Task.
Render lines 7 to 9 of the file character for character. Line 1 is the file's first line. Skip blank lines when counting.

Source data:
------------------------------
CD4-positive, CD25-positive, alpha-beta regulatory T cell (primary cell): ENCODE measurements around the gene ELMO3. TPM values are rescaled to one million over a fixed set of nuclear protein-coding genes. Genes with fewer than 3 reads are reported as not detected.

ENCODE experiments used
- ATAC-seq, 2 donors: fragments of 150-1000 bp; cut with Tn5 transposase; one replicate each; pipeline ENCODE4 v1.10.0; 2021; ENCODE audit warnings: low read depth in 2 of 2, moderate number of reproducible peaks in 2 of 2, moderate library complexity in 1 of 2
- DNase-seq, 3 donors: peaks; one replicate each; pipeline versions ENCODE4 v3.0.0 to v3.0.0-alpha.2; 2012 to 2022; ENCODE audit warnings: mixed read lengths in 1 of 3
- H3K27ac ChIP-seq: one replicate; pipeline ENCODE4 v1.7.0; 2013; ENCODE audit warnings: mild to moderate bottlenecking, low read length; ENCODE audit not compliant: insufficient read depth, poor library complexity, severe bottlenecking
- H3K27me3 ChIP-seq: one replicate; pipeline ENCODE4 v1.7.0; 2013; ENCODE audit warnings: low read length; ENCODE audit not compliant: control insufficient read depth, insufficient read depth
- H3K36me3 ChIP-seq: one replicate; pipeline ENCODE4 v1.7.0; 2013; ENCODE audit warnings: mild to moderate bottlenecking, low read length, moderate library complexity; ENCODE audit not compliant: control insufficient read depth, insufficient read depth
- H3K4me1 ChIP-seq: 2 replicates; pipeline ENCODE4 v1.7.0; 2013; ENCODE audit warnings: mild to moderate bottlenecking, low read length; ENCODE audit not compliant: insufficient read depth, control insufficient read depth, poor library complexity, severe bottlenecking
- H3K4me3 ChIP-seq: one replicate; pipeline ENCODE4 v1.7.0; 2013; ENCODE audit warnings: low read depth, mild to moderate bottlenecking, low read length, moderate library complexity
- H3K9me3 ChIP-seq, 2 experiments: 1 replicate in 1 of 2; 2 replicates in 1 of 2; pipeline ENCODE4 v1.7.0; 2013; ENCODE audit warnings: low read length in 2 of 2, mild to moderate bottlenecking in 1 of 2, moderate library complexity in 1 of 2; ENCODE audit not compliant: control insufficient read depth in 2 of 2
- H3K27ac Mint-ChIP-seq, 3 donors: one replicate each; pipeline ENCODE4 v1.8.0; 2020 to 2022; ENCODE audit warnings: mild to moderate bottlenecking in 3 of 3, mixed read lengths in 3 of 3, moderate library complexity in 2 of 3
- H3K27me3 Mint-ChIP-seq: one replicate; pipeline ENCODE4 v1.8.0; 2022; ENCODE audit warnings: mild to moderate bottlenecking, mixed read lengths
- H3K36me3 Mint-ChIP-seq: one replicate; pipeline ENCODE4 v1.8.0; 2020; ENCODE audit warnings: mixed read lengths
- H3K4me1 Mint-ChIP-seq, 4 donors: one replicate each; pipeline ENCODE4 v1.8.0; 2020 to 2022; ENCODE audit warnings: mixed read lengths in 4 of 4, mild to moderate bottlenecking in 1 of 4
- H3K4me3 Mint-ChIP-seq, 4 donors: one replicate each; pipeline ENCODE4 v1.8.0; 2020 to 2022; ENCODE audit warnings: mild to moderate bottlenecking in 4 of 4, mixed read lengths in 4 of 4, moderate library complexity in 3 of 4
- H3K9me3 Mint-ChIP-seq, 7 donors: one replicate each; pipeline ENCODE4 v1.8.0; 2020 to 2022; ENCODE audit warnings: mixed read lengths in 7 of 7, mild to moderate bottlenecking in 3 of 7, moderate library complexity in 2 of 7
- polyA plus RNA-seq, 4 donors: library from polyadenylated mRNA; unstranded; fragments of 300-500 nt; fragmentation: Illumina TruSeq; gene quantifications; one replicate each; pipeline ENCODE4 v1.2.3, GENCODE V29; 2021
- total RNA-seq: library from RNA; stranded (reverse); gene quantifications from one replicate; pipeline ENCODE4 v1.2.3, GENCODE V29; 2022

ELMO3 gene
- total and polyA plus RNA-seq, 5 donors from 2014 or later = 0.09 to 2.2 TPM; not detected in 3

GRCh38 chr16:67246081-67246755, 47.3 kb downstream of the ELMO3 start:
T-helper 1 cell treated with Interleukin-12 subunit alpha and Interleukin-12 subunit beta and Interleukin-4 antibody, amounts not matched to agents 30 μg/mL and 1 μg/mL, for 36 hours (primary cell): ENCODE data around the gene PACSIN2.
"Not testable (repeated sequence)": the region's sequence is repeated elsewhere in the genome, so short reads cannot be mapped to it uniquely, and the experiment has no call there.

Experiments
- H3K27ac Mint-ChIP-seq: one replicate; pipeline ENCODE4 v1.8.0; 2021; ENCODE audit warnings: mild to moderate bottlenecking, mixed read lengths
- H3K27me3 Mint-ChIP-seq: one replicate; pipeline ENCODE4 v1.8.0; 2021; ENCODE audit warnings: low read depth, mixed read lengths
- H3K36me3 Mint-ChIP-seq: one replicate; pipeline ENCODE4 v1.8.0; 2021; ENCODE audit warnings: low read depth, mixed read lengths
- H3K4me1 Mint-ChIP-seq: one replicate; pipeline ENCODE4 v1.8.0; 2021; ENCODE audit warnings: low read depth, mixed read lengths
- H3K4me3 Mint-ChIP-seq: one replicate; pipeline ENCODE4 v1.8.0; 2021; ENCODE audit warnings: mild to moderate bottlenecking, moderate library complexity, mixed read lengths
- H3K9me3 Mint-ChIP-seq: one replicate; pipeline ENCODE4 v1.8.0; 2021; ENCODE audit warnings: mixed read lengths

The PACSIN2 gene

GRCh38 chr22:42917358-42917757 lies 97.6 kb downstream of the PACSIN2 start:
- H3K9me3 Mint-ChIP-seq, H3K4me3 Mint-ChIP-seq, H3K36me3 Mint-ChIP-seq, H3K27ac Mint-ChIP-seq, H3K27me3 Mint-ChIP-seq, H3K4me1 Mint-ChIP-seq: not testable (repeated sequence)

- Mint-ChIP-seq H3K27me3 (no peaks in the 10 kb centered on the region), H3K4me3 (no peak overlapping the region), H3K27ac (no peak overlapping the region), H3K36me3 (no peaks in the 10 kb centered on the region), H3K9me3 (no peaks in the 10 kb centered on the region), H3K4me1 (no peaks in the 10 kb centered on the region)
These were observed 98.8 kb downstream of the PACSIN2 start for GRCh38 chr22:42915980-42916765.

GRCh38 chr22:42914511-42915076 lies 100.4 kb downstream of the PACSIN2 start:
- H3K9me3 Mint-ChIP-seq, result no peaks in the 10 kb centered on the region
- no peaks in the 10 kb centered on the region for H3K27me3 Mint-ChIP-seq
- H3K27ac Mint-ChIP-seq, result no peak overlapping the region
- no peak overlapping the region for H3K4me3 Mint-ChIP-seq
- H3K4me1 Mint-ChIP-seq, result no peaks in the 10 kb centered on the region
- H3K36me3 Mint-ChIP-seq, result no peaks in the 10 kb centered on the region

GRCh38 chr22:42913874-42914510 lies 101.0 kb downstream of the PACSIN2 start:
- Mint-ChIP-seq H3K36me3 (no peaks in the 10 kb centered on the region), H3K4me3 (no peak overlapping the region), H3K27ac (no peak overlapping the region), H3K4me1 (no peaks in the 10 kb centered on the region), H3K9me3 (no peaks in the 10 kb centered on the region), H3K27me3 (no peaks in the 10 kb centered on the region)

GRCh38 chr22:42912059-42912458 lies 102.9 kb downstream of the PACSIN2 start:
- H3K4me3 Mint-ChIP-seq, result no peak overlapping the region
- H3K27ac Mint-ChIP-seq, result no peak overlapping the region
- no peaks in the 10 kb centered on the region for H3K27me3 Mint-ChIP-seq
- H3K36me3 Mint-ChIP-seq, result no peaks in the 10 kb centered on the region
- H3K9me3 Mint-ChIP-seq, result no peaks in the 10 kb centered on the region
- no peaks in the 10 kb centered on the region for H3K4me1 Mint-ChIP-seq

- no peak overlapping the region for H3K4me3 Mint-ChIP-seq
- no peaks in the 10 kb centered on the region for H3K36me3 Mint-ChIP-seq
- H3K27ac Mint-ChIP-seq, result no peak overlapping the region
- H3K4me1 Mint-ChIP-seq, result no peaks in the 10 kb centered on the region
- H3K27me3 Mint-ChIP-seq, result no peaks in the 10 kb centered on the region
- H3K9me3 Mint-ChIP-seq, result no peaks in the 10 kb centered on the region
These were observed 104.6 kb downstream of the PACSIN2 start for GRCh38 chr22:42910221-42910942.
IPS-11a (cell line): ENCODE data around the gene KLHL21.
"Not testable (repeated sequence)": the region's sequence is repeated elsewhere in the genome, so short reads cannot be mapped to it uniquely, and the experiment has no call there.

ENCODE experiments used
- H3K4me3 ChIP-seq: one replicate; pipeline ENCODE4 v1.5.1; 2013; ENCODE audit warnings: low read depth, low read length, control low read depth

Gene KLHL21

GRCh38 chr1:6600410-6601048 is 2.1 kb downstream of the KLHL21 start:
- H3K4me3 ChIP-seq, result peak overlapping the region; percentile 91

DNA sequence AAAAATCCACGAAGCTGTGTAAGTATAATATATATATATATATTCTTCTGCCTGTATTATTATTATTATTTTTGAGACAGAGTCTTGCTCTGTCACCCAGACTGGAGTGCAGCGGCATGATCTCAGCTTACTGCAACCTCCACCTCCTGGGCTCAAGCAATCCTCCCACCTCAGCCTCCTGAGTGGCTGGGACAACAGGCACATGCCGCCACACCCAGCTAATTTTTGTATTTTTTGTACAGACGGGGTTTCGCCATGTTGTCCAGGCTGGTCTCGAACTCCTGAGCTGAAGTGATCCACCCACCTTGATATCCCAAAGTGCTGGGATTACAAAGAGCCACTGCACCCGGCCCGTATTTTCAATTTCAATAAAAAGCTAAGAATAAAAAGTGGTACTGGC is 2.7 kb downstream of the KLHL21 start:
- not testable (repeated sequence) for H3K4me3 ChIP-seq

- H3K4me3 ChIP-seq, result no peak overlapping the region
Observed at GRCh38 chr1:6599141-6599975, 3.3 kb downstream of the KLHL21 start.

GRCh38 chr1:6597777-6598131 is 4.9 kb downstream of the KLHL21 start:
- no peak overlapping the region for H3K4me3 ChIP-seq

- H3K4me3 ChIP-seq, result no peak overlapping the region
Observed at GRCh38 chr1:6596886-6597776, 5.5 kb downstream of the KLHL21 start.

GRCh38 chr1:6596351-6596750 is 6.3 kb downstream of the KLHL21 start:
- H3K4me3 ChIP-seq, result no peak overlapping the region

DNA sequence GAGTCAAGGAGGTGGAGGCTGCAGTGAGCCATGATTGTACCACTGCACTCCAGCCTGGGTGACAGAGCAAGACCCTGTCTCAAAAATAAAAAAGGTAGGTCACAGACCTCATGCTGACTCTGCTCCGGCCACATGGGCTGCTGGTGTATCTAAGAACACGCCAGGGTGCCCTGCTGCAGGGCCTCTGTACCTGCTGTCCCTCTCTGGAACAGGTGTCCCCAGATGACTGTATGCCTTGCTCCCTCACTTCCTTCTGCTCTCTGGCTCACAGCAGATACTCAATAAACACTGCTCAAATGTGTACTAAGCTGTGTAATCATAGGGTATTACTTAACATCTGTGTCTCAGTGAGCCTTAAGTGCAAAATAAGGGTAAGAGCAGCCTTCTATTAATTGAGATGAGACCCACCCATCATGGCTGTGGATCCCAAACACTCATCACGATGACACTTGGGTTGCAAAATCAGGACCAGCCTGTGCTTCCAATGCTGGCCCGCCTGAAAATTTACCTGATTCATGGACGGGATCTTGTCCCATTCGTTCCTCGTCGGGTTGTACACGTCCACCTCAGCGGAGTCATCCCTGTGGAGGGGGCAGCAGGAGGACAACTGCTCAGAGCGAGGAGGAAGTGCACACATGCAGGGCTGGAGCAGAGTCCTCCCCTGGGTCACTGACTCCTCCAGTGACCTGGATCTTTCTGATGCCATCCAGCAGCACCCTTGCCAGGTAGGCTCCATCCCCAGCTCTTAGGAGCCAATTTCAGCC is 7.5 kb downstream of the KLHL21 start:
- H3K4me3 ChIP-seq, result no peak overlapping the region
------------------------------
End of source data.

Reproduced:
- H3K36me3 ChIP-seq: one replicate; pipeline ENCODE4 v1.7.0; 2013; ENCODE audit warnings: mild to moderate bottlenecking, low read length, moderate library complexity; ENCODE audit not compliant: control insufficient read depth, insufficient read depth
- H3K4me1 ChIP-seq: 2 replicates; pipeline ENCODE4 v1.7.0; 2013; ENCODE audit warnings: mild to moderate bottlenecking, low read length; ENCODE audit not compliant: insufficient read depth, control insufficient read depth, poor library complexity, severe bottlenecking
- H3K4me3 ChIP-seq: one replicate; pipeline ENCODE4 v1.7.0; 2013; ENCODE audit warnings: low read depth, mild to moderate bottlenecking, low read length, moderate library complexity